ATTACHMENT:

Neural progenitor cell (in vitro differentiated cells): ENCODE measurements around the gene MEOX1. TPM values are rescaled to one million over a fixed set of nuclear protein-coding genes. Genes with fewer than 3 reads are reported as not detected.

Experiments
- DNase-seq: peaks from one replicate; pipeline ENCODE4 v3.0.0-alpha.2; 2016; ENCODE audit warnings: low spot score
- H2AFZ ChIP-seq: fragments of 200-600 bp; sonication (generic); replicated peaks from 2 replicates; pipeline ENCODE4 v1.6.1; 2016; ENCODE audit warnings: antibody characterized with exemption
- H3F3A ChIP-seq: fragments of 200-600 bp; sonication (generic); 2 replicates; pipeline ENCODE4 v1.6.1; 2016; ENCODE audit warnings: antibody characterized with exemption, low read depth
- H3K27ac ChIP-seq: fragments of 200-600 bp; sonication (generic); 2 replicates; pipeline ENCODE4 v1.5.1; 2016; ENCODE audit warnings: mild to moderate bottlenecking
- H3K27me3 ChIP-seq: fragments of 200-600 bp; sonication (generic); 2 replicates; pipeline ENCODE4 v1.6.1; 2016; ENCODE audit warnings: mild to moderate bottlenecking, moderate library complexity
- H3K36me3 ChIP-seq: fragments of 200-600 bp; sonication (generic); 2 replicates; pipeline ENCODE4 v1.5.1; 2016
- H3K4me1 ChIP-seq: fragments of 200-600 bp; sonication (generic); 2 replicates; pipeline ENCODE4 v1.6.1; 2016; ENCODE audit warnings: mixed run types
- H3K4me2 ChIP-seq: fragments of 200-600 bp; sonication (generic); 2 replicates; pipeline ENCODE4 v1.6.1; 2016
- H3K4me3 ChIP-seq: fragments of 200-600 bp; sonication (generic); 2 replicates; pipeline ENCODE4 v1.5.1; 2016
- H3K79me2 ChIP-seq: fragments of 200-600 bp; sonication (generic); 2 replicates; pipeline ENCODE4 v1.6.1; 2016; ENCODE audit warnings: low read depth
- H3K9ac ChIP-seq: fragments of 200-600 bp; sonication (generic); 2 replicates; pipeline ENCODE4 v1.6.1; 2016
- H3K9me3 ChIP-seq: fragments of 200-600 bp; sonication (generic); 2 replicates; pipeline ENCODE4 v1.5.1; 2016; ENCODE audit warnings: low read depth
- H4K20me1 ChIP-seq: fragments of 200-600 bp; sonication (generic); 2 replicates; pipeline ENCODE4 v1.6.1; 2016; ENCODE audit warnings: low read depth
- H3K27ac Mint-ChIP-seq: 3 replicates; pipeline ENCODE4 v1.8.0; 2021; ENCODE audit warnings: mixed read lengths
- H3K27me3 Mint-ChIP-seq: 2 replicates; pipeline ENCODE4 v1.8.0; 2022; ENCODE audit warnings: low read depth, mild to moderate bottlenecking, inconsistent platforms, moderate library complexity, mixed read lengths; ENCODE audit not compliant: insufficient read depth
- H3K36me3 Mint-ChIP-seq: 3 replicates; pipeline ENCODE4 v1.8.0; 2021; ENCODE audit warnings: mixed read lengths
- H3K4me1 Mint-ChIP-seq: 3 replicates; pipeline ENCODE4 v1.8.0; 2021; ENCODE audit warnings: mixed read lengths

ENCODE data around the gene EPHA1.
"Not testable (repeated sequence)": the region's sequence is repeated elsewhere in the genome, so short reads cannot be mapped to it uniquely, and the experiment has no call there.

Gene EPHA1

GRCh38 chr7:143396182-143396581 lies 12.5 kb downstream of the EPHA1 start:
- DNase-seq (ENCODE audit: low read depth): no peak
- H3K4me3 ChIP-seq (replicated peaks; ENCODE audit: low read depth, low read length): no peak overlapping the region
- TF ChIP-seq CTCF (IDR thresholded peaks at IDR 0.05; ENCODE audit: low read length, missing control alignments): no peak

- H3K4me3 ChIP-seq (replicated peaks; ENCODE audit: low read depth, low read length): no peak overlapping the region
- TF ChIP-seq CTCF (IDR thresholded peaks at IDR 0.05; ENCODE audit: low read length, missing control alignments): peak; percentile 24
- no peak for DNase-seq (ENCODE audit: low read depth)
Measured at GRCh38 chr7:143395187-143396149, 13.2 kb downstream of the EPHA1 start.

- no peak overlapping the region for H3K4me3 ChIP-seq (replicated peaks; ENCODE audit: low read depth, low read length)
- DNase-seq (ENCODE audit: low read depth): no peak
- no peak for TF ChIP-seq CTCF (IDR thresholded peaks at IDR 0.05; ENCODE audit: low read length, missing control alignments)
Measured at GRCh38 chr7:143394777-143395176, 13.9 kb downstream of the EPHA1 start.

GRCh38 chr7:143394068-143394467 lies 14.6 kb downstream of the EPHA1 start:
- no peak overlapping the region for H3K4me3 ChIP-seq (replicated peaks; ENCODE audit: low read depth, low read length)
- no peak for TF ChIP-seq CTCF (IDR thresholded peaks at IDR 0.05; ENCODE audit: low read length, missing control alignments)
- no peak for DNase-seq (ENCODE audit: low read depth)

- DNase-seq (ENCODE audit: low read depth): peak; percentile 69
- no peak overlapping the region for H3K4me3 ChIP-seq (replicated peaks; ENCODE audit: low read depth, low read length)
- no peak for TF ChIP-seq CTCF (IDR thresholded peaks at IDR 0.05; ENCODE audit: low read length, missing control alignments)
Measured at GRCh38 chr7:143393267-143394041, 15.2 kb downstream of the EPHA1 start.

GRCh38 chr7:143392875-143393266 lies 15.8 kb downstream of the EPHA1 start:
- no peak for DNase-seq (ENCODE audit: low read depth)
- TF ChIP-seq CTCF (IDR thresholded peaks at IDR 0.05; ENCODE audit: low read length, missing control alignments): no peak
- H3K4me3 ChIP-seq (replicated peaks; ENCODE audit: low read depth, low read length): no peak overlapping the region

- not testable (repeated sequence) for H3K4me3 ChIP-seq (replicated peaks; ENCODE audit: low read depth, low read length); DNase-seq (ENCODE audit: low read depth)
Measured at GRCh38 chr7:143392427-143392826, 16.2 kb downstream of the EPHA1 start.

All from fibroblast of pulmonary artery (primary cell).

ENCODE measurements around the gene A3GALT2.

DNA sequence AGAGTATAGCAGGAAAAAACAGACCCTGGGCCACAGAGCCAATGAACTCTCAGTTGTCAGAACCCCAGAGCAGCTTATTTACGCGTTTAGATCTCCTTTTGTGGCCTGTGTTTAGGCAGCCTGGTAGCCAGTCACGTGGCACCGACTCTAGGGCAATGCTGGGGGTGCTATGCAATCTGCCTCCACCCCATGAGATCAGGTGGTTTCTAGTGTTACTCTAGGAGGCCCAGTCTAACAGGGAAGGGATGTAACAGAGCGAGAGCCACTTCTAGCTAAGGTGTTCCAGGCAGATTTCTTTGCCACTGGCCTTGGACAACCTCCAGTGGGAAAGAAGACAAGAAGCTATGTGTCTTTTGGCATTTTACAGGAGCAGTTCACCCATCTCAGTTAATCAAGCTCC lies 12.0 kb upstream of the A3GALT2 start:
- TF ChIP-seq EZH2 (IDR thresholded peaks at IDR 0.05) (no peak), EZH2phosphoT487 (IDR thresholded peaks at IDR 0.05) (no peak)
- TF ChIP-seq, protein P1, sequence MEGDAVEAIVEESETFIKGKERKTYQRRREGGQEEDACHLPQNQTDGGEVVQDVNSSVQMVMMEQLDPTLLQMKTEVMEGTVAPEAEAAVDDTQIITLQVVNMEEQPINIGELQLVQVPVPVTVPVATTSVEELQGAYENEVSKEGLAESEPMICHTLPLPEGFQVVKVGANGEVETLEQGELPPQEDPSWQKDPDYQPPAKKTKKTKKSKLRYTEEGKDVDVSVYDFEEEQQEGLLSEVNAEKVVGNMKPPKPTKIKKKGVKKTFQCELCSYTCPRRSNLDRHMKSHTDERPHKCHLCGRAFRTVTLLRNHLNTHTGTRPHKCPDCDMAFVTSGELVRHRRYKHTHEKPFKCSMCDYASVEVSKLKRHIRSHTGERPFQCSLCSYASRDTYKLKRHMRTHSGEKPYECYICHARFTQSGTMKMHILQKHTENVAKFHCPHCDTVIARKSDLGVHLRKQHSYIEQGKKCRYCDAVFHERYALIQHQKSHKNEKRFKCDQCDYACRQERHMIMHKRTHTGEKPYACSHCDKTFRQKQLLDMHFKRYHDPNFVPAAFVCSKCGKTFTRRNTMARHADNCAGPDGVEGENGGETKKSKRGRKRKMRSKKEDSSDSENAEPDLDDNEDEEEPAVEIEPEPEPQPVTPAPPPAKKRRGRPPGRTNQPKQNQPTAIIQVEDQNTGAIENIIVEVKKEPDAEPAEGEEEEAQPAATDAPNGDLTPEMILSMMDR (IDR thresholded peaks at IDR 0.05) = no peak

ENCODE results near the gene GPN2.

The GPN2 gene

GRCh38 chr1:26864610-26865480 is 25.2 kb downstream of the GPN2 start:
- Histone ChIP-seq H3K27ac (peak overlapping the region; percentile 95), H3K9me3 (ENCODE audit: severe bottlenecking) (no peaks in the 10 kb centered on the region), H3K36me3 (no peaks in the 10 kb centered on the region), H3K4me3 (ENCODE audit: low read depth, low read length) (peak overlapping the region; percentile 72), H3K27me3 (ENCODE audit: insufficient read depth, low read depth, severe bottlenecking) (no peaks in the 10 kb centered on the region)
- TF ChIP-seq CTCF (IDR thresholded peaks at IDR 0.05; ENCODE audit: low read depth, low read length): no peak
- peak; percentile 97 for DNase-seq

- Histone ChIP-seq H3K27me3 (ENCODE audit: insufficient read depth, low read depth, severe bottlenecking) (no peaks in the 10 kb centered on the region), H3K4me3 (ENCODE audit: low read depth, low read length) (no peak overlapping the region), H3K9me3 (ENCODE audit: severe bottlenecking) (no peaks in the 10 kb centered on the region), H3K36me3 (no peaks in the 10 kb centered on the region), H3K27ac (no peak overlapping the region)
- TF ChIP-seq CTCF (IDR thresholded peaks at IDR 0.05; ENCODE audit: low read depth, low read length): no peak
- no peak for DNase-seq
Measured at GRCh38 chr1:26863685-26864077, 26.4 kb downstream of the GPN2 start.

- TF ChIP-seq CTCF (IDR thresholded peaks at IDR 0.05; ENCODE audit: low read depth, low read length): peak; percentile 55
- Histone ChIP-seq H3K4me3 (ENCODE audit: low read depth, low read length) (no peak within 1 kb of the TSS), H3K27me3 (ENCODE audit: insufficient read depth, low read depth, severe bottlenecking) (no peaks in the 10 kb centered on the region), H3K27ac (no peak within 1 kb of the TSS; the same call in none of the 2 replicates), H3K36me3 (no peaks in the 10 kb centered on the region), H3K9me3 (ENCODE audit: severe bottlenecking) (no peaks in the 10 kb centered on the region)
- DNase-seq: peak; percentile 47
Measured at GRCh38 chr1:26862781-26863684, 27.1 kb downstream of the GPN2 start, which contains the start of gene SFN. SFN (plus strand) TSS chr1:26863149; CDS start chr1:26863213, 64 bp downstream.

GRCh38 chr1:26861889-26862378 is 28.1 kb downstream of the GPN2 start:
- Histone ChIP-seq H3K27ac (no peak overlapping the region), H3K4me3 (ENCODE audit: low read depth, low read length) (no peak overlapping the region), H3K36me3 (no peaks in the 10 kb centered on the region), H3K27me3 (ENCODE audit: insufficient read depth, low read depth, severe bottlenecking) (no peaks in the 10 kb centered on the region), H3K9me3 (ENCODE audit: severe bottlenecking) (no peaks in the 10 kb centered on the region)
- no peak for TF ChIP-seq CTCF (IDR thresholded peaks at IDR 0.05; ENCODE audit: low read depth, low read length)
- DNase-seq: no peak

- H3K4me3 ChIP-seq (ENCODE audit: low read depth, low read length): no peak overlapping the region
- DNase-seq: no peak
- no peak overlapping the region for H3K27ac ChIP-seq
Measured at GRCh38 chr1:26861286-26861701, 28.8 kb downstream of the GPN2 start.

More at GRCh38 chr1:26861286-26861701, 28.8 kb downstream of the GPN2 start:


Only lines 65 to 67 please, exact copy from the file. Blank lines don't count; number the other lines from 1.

- Histone ChIP-seq H3K4me3 (ENCODE audit: low read depth, low read length) (no peak within 1 kb of the TSS), H3K27me3 (ENCODE audit: insufficient read depth, low read depth, severe bottlenecking) (no peaks in the 10 kb centered on the region), H3K27ac (no peak within 1 kb of the TSS; the same call in none of the 2 replicates), H3K36me3 (no peaks in the 10 kb centered on the region), H3K9me3 (ENCODE audit: severe bottlenecking) (no peaks in the 10 kb centered on the region)
- DNase-seq: peak; percentile 47
Measured at GRCh38 chr1:26862781-26863684, 27.1 kb downstream of the GPN2 start, which contains the start of gene SFN. SFN (plus strand) TSS chr1:26863149; CDS start chr1:26863213, 64 bp downstream.